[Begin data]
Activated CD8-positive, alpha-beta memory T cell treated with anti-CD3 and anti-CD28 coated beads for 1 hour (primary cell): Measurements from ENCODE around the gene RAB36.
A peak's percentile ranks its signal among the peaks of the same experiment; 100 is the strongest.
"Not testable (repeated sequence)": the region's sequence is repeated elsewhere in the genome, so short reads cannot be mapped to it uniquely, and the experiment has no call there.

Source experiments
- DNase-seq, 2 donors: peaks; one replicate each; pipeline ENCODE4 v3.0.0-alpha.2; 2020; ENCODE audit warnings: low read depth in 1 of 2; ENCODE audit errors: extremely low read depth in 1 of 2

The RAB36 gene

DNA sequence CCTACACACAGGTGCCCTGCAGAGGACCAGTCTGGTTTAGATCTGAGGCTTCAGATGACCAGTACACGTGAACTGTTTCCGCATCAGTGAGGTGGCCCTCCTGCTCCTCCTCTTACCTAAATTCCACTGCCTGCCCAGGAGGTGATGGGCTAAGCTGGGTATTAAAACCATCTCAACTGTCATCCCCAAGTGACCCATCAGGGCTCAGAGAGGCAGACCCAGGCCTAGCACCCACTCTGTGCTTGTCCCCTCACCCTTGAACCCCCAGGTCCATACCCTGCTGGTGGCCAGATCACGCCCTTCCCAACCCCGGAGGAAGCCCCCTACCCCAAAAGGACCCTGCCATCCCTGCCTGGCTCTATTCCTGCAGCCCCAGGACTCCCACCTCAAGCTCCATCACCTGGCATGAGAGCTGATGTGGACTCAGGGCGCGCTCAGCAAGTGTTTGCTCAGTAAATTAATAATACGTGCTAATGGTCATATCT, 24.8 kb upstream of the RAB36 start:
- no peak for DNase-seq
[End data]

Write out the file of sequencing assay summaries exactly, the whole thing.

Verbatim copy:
Activated CD8-positive, alpha-beta memory T cell treated with anti-CD3 and anti-CD28 coated beads for 1 hour (primary cell): Measurements from ENCODE around the gene RAB36.
A peak's percentile ranks its signal among the peaks of the same experiment; 100 is the strongest.
"Not testable (repeated sequence)": the region's sequence is repeated elsewhere in the genome, so short reads cannot be mapped to it uniquely, and the experiment has no call there.

Source experiments
- DNase-seq, 2 donors: peaks; one replicate each; pipeline ENCODE4 v3.0.0-alpha.2; 2020; ENCODE audit warnings: low read depth in 1 of 2; ENCODE audit errors: extremely low read depth in 1 of 2

The RAB36 gene

DNA sequence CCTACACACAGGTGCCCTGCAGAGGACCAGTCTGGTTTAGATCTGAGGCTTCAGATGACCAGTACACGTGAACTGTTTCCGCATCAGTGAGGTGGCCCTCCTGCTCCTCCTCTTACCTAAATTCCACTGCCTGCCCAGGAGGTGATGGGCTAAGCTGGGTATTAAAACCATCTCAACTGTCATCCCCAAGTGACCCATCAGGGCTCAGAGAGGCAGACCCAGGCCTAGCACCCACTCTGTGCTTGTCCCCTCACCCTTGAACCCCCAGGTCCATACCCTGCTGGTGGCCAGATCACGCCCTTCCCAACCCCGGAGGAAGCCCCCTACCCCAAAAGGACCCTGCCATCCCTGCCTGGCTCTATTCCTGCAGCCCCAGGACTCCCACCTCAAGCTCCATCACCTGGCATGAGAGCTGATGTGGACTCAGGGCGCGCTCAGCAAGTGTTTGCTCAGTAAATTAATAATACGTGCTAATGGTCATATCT, 24.8 kb upstream of the RAB36 start:
- no peak for DNase-seq